The Pro’s Process - Greg Harmon

I am very excited to be able to offer the twelfth in my series of posts asking Pro Traders about their psychological processes.  Delving a little into how it feels to them when trading.  The good and the bad.  How this has changed over time and what preparation they do mentally for performing as a trader.

One of the key features for me was that I wanted traders with experience who have been through the mill over the years and of course those who were kind enough to broach this subject publicly.  This I hope gives developing traders more to learn from.  

I’m very fortunate to have a great line up and this week is: 

Trader: Greg Harmon

1) How long have you been trading?

I have been trading one way or another since 1986. I started with very short term money market arbitrage type trades, repurchase agreements vs Commercial paper all over night and took over 7 years before moving to equities.

2) What style of trading / investing do you practice (technically driven, fundamental, systematic, a combination etc)?

I am a top down technical trader.  So I start with identifying the trend and then look for how inter-market activity can influence that trend.  With a grasp of the big picture I then search for technical set ups within my universe of about 1000 names.  When I see something very interesting I then determine whether to play the trade in the stock or in options.

3) How do you feel when a trade goes against you?

It sucks when a trade goes against me.  Like every trader I know, I never want to be wrong.  But of course I am wrong a lot. 

4) How do you feel when a trade goes for you?

When a trade goes as good as could be hoped for it is a great euphoric feeling.  I would expect that most traders feel this way too. 

5) How have these feelings changed over your trading career?  (Can you recall how you originally used to feel and elaborate on how this has changed over time?)

Now this is the crux of the matter.  Early on losing trades would be brushed aside and winners would have me puffing up my chest like I could do no wrong.  This had a lot to do with the market I was trading in the late 80’s.  As they market got more complex, trading equities and derivatives, losses, especially a streak, could really get me down.  I would sometimes feel that maybe it was time to stop and move away from it for a while.  Wins would still help to inflate an ego.  Now 26 years in I know that losses can be learning experiences and should be studied, even if only for a few minutes, but then let go.  You cannot let them be an anchor around your neck and give you any doubt at all about whether the next trade will be successful or not.  Yes they still suck, but next, move on.  Wins still feel great but with age i realize that they come from preparation and sometimes luck.  I am not some great invincible being but take the time to be ready for what the market presents. 

6) Do you have any practices that you do away from the trading screen to help you mentally and emotionally handle trading?

Really just recharging the batteries.  I like to spend time with family.  What my 5 and 7 year old see in the world and how they learn and experience life can show you the proper context for trading within your life and reset the emotional faculties.

7) Have you always done this? 

No, prior to the kids it was going out with coworkers and friends and talking about other things, playing sports or working out.  You adapt your coping mechanisms as your life circumstances change.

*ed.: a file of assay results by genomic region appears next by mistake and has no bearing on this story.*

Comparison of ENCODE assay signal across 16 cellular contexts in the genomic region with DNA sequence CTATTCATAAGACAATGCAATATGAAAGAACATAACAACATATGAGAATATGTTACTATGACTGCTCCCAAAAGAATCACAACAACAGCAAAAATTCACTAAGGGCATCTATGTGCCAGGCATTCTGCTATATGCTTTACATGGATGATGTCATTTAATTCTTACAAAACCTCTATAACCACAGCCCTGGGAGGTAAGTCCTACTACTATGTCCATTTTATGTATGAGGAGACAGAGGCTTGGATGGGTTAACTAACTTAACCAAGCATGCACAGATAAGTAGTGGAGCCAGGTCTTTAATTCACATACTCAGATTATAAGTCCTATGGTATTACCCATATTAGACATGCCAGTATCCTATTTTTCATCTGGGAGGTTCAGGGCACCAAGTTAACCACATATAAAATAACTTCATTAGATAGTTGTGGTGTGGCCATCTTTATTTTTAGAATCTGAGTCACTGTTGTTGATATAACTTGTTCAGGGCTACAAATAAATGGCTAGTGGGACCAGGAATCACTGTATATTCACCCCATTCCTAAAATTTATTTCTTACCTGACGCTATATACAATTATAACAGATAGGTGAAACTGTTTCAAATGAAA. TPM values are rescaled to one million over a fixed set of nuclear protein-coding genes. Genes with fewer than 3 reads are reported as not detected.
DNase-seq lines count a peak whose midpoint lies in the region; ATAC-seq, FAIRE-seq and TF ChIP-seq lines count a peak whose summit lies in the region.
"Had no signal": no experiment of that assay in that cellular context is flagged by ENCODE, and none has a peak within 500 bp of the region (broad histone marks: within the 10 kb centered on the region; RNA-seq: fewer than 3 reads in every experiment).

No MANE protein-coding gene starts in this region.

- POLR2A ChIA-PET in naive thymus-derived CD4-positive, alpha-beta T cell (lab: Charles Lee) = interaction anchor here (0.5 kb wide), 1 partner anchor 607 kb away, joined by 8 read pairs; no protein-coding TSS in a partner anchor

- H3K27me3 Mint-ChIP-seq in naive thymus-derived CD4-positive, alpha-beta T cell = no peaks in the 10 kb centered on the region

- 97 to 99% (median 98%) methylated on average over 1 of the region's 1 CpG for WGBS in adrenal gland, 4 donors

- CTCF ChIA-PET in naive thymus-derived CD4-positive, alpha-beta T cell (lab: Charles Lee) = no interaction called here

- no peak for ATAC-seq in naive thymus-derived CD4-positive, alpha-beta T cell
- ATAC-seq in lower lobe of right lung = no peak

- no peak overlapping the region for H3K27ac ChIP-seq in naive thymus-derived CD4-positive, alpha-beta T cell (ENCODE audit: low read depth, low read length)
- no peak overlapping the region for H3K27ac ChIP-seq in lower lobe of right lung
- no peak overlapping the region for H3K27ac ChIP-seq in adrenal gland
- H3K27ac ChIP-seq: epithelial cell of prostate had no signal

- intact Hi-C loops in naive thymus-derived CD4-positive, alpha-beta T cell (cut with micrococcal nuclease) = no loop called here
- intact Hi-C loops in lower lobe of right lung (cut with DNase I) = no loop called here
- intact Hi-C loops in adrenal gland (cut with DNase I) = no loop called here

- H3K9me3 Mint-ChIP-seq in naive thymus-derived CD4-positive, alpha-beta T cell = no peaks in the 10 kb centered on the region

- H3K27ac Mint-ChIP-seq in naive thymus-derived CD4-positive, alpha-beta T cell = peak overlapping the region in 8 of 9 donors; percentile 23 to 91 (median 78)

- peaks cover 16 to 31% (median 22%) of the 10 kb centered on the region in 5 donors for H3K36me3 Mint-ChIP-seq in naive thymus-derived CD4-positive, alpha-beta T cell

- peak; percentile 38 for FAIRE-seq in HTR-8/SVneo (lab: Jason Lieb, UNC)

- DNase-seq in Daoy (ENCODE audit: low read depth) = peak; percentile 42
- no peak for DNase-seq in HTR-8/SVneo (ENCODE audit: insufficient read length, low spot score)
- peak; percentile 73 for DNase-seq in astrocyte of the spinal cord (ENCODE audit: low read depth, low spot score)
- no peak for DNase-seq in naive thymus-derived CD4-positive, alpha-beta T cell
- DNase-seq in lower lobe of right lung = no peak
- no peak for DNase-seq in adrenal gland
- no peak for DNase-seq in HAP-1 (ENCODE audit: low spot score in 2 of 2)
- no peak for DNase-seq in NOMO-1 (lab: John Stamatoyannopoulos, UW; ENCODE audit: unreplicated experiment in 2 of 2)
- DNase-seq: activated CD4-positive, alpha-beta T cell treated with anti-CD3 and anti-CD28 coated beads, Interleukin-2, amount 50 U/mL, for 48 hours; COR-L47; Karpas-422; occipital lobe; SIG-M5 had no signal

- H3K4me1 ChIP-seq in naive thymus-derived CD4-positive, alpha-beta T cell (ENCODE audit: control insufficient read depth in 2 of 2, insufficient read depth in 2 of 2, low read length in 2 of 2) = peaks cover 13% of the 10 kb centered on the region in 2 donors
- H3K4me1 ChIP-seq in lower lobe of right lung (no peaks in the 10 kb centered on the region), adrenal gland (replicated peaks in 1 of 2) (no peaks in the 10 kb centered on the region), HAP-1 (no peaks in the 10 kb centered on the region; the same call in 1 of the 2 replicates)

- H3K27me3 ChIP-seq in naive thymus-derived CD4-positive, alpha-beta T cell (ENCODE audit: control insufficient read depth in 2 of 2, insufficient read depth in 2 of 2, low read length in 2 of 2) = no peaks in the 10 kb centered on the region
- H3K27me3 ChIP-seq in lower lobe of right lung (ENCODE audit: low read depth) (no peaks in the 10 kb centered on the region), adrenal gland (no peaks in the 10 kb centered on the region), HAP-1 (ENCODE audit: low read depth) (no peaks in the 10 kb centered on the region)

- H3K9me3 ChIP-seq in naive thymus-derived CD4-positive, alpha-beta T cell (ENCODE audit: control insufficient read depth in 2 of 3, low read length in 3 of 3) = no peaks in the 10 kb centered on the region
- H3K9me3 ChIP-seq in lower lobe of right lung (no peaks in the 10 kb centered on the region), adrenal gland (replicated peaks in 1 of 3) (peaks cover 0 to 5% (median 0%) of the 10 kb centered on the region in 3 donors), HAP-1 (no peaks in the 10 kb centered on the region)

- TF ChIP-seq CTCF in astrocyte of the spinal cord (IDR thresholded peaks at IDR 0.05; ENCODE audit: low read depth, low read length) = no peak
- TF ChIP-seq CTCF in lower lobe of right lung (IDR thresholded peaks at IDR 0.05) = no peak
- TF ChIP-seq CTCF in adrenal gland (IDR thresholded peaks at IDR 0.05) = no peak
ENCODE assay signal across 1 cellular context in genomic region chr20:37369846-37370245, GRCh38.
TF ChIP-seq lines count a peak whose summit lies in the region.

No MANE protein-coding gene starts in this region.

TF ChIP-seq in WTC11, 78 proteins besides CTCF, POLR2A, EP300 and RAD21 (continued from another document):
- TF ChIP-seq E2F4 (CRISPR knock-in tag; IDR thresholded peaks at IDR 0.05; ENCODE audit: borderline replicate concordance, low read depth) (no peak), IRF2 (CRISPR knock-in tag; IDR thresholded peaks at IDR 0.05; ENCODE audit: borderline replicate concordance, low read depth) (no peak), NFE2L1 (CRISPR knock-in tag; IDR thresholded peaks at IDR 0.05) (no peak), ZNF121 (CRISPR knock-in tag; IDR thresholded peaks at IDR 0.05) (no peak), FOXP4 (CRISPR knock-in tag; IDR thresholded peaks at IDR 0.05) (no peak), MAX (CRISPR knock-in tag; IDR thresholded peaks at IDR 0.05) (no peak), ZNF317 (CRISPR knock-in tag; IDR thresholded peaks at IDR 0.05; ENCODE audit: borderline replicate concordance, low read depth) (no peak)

8) If not, how have you learnt to deal with the feelings that come up when trading?

Added time doing the same thing also allows you to recognize the same wins and failures and takes a bit of an edge off of them.  Repetition and experiencing the same things over and over is a good thing.

9) Can you describe a time in your trading life which really rammed home the point that so much of trading comes down to psychological factors?

For me it is a matter of a slow realization through experience.  Not a break through moment.  Recognizing patterns and then dealing with them works in trading charts but also helps in the way that you move through life.

10) If you could give aspiring traders one piece of advice about emotionally handling the market what would it be?

Wake up every day prepared for the market with your analysis as well as with a good clean mental state.  If you cannot come into the day ready to accept both winners and losers and then move on, then do not go to work that day or do not trade.

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I’d like to thank Greg Harmon for sharing about the way he tackles the market from an emotional / mental side of things and for his willingness to allow me to post this as a free resource in the hope that traders who have been in the market for less time or are thinking of entering can perhaps pick up some A-HA’s.

If you are interested in finding more out about Greg Harmon you can find him:

On twitter: @harmongreg

At his blog: http://dragonflycap.com/ 

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Previously in the series:

Charles Kirk - read it…..here

Matt Davio - read it…..here

David Blair - read it….here

Mike Bellafiore - read it….here

Mark Holstead - read it ….here

Brian Shannon - read it…. here

Mike Dever - read it…. here

Anthony Crudele - read it… here 

Derek Hernquist - read it … here

Ivan Hoff - read it… here

Brian Lund - read it… here

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Disclaimer: Embrace The Trend / Richard Chignell does not provide investment, financial or product advice.  I trade my own capital exclusively.  I eat my own cooking as should you.  If you are going to trade / invest it’s at your own risk and you must take responsibility for your actions.